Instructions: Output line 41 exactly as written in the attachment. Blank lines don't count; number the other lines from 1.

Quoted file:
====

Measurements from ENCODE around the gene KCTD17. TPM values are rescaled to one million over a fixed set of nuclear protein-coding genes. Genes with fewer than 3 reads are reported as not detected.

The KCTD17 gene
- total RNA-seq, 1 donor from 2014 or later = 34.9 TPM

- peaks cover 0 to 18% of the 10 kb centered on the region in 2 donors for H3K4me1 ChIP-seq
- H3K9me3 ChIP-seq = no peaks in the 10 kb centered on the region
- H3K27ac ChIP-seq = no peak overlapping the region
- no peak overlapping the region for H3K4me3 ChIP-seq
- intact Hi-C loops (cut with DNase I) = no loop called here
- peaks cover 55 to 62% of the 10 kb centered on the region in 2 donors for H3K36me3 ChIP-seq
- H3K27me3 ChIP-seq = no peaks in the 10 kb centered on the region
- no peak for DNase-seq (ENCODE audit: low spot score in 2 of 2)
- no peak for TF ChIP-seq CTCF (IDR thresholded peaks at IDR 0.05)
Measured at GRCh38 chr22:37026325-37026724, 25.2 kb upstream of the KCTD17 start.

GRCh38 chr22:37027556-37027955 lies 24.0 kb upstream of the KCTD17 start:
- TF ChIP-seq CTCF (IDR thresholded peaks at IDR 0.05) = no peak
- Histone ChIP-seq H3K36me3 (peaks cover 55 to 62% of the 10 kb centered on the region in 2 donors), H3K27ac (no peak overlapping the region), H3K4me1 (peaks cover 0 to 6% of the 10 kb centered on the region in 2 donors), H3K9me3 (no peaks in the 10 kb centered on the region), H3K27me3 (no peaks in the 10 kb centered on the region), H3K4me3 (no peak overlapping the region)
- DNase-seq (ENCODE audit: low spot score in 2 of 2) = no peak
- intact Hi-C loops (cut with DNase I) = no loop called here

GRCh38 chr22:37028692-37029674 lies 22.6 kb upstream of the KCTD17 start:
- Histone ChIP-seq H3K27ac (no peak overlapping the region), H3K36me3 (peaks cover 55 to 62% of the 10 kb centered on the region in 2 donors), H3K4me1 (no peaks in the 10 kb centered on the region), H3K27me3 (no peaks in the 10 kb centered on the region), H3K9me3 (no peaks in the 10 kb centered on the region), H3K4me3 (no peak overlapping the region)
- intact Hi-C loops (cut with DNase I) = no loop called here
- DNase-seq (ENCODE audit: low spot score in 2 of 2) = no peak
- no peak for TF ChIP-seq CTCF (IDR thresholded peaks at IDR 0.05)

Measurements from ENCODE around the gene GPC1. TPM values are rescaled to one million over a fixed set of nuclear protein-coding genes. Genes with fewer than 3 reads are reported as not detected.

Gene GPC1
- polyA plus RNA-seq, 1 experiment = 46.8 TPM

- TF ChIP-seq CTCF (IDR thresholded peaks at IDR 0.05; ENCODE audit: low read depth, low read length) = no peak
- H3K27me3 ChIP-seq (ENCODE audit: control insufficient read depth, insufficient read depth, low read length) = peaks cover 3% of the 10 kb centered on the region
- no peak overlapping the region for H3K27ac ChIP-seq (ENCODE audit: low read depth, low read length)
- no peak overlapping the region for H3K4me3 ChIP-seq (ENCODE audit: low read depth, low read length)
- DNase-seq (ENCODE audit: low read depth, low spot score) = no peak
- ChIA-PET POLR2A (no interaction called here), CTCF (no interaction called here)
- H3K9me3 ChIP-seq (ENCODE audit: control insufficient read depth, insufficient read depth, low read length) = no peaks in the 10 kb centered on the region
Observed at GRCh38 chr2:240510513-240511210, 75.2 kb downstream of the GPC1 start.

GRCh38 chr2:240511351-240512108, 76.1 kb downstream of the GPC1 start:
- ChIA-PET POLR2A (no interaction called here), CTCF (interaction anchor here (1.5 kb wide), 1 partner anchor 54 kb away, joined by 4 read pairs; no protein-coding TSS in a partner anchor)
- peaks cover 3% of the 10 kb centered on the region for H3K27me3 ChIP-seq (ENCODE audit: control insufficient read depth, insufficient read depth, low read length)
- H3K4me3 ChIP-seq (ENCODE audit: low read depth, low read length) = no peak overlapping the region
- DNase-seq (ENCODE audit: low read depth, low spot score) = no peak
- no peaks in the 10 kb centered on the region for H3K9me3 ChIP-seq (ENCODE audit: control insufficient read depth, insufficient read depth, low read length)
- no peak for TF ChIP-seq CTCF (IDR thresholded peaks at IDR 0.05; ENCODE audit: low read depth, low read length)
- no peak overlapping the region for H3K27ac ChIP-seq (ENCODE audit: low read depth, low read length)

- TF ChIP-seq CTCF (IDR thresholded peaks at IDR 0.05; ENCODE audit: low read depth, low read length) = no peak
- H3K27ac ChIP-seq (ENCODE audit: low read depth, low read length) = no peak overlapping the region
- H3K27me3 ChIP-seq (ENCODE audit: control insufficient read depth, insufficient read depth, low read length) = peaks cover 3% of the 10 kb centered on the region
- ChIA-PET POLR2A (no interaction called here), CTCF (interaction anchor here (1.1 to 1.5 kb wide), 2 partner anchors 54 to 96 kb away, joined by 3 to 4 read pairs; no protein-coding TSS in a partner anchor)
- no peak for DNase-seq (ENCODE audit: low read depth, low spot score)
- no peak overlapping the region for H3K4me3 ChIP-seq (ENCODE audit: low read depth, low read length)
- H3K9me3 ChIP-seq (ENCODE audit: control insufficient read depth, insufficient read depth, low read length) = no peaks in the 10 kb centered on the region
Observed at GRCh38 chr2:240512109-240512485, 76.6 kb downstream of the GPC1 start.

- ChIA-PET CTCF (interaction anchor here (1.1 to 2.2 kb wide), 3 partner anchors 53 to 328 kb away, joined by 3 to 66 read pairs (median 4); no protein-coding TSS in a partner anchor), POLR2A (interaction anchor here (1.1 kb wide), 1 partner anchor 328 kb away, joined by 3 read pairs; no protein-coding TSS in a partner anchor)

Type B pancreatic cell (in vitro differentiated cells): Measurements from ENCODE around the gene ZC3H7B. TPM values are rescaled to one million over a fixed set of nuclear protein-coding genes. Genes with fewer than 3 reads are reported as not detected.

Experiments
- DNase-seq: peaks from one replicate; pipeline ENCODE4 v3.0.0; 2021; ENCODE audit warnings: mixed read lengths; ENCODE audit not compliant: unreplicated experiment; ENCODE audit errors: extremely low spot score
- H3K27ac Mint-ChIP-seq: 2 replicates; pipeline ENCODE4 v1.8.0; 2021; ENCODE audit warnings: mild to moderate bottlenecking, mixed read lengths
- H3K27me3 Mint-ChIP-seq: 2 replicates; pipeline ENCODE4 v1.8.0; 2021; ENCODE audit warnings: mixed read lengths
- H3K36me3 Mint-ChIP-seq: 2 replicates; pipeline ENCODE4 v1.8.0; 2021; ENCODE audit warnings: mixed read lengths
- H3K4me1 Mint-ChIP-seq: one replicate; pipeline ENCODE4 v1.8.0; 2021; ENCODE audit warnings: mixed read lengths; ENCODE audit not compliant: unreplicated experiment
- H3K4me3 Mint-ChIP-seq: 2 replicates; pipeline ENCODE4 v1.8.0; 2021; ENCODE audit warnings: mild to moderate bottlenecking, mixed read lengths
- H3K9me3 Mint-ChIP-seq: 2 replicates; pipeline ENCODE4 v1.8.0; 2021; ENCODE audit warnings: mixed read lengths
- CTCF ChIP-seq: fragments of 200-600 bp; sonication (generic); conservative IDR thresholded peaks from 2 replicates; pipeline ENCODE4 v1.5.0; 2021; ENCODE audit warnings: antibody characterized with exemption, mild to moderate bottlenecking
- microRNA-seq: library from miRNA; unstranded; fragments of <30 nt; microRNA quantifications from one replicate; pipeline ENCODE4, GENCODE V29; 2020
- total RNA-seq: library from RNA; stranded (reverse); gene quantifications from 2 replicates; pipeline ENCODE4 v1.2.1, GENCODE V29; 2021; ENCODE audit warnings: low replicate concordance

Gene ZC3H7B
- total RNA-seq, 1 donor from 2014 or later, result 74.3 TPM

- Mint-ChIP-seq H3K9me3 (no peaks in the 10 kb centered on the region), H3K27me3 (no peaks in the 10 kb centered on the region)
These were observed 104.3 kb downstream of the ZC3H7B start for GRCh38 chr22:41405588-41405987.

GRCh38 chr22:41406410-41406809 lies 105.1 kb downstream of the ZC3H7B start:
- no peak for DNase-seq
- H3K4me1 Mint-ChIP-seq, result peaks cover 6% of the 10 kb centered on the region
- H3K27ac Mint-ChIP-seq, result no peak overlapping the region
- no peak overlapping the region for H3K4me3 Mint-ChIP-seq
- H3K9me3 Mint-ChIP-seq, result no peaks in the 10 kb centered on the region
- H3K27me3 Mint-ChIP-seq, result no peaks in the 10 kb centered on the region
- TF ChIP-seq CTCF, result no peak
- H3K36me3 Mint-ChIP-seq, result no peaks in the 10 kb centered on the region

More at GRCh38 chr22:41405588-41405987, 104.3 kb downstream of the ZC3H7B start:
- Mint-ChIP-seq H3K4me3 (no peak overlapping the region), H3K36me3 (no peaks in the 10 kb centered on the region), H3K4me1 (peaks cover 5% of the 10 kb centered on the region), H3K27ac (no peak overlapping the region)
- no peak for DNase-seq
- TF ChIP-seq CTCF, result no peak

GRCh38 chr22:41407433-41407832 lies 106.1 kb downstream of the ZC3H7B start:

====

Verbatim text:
- no peak for TF ChIP-seq CTCF (IDR thresholded peaks at IDR 0.05; ENCODE audit: low read depth, low read length)